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China's Stock Market Stumbles Impact Government's Credibility


FILE - An investor gestures in front of the stock price monitor at a private securities company in Shanghai, China.

FILE - An investor gestures in front of the stock price monitor at a private securities company in Shanghai, China.

Mainland China's two stock markets saw huge growth over the past year, and as the country's state-backed media forecast even-higher returns, millions of middle class Chinese bought into the soaring markets.

But since June 12, the markets have lost nearly $3 trillion dollars and the government has been publicly trying to reassure panicked investors by pumping billions of dollars back into the faltering market, ordering state-backed companies to buy shares, and loosening banking policies to provide more capital as the markets seize up.

China's government has played a huge role in the country's extraordinary economic rise over the past few decades, and the sudden market decline has been a rare public stumble. Stock markets around the world routinely go through declines, despite government efforts to prevent them.

But Beijing's failure to halt the sagging markets through a series of aggressive moves in recent days has tainted the government’s credibility, said Kung Ming-hsin, vice president of the Taiwan Institute of Economic Research in Taipei.

“Many begin to question… if China’s grip on its economy or capability of bolstering its economy may no longer be as tight as many assume,” he said. “That will affect capital flows in and out of China as a result of weakened confidence.”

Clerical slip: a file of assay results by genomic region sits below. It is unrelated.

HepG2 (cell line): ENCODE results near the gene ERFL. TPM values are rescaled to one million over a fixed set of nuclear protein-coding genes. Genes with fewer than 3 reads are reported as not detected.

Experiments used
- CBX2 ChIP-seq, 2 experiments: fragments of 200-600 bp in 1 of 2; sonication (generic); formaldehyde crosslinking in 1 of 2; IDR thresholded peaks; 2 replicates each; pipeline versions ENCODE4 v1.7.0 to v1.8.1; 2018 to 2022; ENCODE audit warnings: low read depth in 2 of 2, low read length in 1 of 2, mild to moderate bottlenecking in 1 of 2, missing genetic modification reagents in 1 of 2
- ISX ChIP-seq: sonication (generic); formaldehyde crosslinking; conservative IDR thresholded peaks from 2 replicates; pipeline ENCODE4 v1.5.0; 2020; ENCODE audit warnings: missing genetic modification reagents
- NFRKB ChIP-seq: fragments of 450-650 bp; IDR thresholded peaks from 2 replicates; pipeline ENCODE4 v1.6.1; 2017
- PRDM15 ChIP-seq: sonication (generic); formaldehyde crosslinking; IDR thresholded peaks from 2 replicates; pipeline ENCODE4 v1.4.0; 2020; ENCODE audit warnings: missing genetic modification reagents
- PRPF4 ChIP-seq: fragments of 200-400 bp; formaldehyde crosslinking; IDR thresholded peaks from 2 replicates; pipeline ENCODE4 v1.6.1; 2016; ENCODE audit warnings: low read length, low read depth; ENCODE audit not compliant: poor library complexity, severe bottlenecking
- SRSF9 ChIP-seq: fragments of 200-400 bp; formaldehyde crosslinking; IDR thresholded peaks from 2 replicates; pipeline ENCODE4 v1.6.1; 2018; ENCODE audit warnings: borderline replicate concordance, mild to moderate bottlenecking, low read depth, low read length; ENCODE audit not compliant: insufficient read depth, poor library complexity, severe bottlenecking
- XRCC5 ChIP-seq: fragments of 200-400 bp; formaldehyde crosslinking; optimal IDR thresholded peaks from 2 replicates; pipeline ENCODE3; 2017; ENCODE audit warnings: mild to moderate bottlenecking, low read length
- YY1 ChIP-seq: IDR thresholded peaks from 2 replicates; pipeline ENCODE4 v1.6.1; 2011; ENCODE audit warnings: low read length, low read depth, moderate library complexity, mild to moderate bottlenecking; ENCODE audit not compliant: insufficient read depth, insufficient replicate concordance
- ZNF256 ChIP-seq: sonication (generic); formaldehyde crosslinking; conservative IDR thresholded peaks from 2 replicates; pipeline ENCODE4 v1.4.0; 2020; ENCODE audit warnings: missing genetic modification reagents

The stock market stumbles could also bruise the President Xi Jinping administration’s ambition to be the region’s financial leader following its initiatives in establishing the Asian Infrastructure Investment Bank, Kung argues.

“It’s not merely a matter of economic power, it’s more about the rule of law, [financial] system and flexibility. In this regard, China seems to be unprepared,” Kung said.

Though Beijing has grappled with bigger headaches, such as bursting property bubbles and economic slowdown, Andrew Colquhoun, head of Asia-Pacific sovereign ratings at Fitch Ratings, agrees that its credibility beyond economic issues is also on the line.

“That may be a kind of secondary consideration really from their point of view. Clearly, they are sort of more concerned with taking financial instability risk off the table, and possibly, as well with an eye on, kind of, social stability,” Colquhoun said.

State-backed media in China have frankly assessed the stock market fall this week as “unprecedented,” and said the government's efforts to stop the fall have not worked as quickly as hoped. Editorials have urged “endurance” among the public to weather the downturn, and emphasized that the government's aggressive efforts to stop the halt will eventually work.

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